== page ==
The crown prosecutor revealed that Bush took cash advances on his own as well as his government credit cards totalling more than $465,000 over some 45 days of gambling between July 2009 and April 2010 while on overseas trips. During the time in question Bush had a net loss, according to casino records, of more than half that money, losing over $260k to the machines.

Villains: Government behaving badly. Statutory authorities and government companies (SAGCs) cost the Cayman taxpayer over $100 million every year but the auditor general found a complete lack of accountability in most of them, which appear to be failing on the good governance front even more than core government.

The Office of the Complaints Commissioner (OCC) published a report in March revealing that civil servants are extremely reluctant to report wrongdoing in government due to significant fears of reprisals against them and their families and believe that no one is ever punished or held accountable, even when reports are made about wrongdoing.

The Progressives and C4C members voted down a motion to adopt the recommendations made by the complaints commissioner to protect whistleblowers in the civil service. North Side MLA Ezzard Miller brought the motion to the Legislative Assembly Wednesday on behalf of the committee with oversight of the complaints commissioner.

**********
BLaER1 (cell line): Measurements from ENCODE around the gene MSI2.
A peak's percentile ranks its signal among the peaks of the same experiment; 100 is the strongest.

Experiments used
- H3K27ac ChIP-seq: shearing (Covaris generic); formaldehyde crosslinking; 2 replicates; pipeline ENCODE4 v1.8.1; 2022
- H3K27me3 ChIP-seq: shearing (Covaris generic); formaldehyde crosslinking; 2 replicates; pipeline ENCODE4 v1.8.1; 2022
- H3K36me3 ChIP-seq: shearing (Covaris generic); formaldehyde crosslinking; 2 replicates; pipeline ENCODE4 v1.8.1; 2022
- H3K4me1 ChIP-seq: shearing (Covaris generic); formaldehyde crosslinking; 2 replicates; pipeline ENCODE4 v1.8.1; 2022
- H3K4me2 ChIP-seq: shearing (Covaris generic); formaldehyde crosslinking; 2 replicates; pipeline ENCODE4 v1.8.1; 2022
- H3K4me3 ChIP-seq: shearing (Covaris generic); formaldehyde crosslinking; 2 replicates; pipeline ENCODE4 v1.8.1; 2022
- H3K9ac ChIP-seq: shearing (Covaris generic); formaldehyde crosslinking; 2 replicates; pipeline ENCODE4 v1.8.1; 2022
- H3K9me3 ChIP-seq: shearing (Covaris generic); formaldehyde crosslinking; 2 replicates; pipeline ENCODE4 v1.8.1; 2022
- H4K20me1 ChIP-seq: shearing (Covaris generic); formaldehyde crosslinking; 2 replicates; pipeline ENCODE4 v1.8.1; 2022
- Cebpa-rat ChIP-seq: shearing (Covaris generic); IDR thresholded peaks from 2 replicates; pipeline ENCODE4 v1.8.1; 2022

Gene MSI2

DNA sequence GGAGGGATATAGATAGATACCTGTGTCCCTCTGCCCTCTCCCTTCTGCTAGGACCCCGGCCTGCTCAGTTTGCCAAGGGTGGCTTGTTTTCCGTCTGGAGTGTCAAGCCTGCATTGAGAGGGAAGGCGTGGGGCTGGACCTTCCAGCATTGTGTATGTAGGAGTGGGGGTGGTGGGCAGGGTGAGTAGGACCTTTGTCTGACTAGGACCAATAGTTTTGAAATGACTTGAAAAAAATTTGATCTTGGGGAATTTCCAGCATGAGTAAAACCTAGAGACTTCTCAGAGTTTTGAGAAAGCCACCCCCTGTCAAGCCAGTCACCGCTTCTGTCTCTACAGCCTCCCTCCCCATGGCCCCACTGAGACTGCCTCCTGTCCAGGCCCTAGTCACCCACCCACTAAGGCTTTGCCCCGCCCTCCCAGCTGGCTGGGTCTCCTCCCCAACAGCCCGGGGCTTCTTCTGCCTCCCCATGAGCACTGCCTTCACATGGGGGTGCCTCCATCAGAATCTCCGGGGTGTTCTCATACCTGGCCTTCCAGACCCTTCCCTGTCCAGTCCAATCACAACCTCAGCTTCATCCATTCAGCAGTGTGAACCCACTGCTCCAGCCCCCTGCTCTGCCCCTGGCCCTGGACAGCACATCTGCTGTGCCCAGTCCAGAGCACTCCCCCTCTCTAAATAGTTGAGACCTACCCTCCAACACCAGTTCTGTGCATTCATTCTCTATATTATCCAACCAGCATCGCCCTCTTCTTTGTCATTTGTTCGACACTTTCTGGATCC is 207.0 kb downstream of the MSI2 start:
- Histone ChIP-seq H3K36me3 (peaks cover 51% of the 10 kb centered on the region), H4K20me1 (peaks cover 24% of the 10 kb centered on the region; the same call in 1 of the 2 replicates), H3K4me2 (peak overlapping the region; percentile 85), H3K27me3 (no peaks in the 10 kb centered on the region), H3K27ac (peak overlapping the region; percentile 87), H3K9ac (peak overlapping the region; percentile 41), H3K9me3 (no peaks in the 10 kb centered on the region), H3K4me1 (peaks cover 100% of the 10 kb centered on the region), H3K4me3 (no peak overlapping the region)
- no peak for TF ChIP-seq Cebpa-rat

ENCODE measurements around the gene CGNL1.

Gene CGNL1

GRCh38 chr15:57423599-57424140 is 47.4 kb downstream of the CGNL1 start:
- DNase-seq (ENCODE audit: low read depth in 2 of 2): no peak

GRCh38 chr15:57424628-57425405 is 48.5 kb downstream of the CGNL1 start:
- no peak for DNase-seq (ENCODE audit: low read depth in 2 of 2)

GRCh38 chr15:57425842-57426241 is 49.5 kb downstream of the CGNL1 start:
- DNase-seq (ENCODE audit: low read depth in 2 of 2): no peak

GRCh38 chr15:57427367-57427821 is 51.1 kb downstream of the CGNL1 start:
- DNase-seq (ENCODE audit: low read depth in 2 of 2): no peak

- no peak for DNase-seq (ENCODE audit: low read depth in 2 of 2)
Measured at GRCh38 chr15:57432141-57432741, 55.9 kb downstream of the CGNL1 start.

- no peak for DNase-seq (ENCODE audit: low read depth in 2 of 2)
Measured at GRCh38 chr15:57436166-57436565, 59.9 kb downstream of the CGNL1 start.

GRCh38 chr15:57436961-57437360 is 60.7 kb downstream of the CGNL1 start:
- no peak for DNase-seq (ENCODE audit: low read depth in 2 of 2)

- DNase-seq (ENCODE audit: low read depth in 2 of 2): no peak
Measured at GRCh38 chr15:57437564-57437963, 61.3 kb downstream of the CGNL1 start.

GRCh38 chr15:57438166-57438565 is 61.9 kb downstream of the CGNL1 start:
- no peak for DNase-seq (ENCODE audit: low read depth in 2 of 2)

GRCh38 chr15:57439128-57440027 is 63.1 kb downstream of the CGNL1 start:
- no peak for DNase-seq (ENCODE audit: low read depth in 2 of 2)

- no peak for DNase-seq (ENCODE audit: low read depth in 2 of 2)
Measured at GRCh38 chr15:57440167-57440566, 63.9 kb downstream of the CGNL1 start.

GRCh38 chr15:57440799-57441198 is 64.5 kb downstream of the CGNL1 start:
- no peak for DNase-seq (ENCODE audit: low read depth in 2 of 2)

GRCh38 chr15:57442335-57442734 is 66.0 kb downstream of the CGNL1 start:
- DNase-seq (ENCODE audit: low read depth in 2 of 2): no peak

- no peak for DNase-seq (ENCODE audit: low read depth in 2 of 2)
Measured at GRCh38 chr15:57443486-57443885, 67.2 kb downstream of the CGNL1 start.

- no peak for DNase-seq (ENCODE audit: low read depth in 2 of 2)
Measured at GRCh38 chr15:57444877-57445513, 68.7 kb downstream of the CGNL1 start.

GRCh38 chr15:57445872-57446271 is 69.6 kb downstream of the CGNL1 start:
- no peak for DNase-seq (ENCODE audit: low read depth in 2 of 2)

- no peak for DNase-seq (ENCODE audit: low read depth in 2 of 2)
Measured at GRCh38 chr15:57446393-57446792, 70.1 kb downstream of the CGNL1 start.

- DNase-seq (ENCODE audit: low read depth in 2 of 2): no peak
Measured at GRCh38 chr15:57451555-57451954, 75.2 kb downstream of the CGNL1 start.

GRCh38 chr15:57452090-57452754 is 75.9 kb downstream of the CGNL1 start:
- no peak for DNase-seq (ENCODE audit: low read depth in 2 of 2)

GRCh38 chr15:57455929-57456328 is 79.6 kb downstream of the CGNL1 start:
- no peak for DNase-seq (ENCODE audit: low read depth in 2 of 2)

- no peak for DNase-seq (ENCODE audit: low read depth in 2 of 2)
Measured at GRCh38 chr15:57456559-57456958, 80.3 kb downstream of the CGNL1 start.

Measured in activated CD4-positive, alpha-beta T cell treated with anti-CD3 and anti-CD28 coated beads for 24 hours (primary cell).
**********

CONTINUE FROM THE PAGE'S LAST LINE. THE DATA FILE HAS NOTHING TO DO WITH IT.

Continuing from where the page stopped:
The OCC released a report in June that while things have improved considerably in the civil service complaints system, the failure of public servants to respond in a timely manner, or even at all, is still a major problem for government staff.

Samples of credit card statements given to CNS by a reader show politicians and public sector employees spending extravagantly on the government dollar while at home and overseas and undoubtedly using the public sector cards for personal use, including expensive purchases for jewellery and general shopping in US department stores.

Villains: People who let dogs run wild. A pack of dogs which apparently roams from the Northwest Point Road area in West Bay all the way to Cemetery Beach, viciously attacked Katie O’Neill’s pet cat, mauling the animal and pulling one leg out of her hip socket. Despite an emergency trip to the vet, the cat couldn’t be saved because the injuries had resulted in paralysis from the midsection down, so she had to be euthanised.

Villains: The people responsible (as yet not identified)

The poor positioning of a Carnival cruise ship in the George Town Harbour led to an anchor being dropped on the reef, destroying more than 11,000 square feet of coral. The ship was eventually relocated by the Port Authority but not until after its massive anchor had been dropped on the coral for several hours.

Villains: Voyeur photographers. Graphic images taken at the crime scene of a suspected murder-suicide last weekend which found their way on to local social media circle may have been leaked by fire service staff, police claim.

CNS Note: The “villains” in this review are separate from the actual villains in the “Crime and Punishment” review.

Related articles:

2014 in Review: Crime and Punishment

2014 in Review: Jobs and promotions

2014 in Review: Island health

2014 in Review: sense and cents

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Category: Local News, Politics